Margate, NJ – Jewish Basketball Entrepreneur Louis ‘Red’ Klotz Dies

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    FILE - In this March 21, 2001, file photo, Red Klotz, 80, owner of full-time Globetrotters' opponent the New York Nationals, smiles inside his office at his home in Margate, N.J. The basketball barnstormer who owned the Washington Generals and other teams that lost thousands of games to the Harlem Globetrotters died Monday, July 14, 2014. Louis "Red" Klotz was 93. (AP Photo/Chris Polk, File)Margate, NJ – The basketball barnstormer who owned the Washington Generals and other teams that lost thousands of games to the Harlem Globetrotters has died. Louis “Red” Klotz was 93.

    The Press of Atlantic City (http://bit.ly/1kVKk8R) reports Klotz died in his sleep Saturday at his home in Margate.

    Klotz formed a working relationship with the Globetrotters in 1952, putting together the opposing teams that almost always lost. In 1971, he hit the game-winner in a rare Globetrotter loss as a 50-year-old player/coach.

    In a statement posted on the Globetrotters website, team CEO Kurt Schneider said Klotz helped bring basketball and smiles to fans worldwide. He says Klotz was “a legend and a global treasure.”

    Klotz played on title-winning basketball teams in high school and an undefeated college team before playing one season with the championship-winning Baltimore Bullets in 1948.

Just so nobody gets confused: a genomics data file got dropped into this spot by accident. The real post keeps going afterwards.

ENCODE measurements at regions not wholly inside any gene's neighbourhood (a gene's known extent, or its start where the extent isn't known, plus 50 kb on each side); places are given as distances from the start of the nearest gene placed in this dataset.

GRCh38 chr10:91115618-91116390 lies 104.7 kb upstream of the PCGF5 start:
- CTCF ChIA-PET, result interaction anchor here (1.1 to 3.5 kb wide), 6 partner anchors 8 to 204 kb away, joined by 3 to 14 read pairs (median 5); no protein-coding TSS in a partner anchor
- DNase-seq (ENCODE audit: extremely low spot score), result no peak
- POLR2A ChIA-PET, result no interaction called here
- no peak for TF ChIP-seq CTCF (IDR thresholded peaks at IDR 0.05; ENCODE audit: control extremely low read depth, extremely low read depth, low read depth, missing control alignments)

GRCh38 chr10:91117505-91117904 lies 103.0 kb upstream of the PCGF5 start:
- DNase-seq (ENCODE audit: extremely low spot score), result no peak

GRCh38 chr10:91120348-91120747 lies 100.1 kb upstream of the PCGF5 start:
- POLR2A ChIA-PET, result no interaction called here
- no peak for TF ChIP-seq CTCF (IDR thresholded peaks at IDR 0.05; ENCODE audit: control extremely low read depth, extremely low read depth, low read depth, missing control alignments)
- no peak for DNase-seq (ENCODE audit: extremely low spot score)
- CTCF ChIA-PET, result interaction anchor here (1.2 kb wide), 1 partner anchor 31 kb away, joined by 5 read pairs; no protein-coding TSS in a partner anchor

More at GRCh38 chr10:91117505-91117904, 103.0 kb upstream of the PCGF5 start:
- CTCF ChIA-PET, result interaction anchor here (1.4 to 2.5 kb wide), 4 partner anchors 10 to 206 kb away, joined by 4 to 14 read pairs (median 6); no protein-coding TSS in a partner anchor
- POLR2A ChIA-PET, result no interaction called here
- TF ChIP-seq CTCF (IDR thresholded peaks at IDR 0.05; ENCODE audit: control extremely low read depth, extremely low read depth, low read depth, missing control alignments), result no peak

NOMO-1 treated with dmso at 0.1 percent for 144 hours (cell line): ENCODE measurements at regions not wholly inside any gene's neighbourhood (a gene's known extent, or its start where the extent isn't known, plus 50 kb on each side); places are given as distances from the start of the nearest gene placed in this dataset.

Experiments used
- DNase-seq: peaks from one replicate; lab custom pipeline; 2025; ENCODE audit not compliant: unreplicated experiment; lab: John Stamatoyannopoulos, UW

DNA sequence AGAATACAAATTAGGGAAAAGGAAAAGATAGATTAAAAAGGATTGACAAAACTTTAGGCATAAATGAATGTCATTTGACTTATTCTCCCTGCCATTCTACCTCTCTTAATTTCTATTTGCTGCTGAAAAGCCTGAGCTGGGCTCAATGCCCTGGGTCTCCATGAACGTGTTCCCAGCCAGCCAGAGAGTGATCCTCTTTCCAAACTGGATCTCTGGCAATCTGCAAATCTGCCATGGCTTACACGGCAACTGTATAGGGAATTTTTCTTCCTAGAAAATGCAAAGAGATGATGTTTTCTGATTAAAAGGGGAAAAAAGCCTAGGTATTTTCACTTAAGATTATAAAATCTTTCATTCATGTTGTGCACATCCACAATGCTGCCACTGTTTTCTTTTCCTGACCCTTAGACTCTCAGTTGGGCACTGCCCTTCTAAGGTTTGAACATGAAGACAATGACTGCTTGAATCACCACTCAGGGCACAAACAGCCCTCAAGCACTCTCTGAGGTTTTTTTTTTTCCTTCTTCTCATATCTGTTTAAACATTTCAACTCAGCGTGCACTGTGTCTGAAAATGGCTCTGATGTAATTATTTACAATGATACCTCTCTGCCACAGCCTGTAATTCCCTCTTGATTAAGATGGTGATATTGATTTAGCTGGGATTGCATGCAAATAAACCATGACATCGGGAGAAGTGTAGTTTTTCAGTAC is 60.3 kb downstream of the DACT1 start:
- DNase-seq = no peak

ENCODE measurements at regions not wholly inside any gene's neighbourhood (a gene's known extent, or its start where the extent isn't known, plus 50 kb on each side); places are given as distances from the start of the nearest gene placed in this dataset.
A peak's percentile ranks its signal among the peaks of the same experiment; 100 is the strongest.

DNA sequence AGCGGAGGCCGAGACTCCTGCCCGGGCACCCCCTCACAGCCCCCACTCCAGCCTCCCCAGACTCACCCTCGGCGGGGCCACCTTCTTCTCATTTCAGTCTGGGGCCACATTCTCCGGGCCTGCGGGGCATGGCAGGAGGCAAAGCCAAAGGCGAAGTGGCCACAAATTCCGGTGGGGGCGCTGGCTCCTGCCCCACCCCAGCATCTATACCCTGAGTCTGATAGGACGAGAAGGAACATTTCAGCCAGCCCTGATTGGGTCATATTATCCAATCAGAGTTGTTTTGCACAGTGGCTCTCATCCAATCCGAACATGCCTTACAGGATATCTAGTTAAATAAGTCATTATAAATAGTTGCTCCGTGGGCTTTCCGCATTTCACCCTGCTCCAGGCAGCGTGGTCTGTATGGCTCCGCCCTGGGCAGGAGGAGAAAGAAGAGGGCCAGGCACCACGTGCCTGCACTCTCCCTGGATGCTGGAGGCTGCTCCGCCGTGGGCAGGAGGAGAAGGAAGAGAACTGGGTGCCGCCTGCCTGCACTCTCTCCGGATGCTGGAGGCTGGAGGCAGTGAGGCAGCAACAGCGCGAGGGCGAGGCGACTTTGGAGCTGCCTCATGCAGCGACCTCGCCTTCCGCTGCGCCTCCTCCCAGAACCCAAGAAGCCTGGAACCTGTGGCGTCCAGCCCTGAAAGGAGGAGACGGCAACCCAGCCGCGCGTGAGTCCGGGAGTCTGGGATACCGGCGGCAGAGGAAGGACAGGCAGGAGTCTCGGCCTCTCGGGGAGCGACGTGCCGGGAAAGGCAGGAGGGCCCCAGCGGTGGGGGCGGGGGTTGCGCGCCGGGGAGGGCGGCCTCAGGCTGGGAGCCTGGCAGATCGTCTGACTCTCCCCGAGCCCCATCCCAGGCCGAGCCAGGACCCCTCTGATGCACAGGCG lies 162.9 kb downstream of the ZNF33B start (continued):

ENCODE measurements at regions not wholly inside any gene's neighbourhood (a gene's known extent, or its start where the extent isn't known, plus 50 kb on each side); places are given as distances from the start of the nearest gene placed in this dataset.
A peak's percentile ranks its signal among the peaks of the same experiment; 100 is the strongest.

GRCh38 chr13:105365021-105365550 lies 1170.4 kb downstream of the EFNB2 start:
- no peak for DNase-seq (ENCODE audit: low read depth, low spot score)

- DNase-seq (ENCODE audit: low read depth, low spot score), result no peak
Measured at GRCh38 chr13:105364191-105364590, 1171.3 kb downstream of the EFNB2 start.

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    5 COMMENTS

    1. Baruch Dayan HaEmet.

      A little known fact: The Washington Generals were originally the Philadelpha SPHAs, and SPHA was an acronym for South Philadelphia Hebrew Association. Yes, it was a Jewish team. And it was a good team until they started playing the Globetrotters every night.

      • The team you refer to is now the Golden State Warriors of the NBA. They were the SPHA team which became the Philadelphia Warriors, who then moved to San Francisco and more recently to Oakland.

        • Not true, but it is easy to see from where the confusion arrives. The SPHAs owner Eddie Gottlieb was one of the original team owners in the new Basketball Association of America, later the National Basketball Association. The team he owned in the BAA was indeed the Philadelphia Warriors. But he also continued to own and operate the SPHAs for a few years until he sold them to Klotz.

    2. Team CEO Kurt Schneider said Klotz was “a legend and a global treasure.”…. Aha!!Was he a Shomer Torah U’mitzvos – thats the only question that matters now – not all the money, name recognition and how well he played basket ball.

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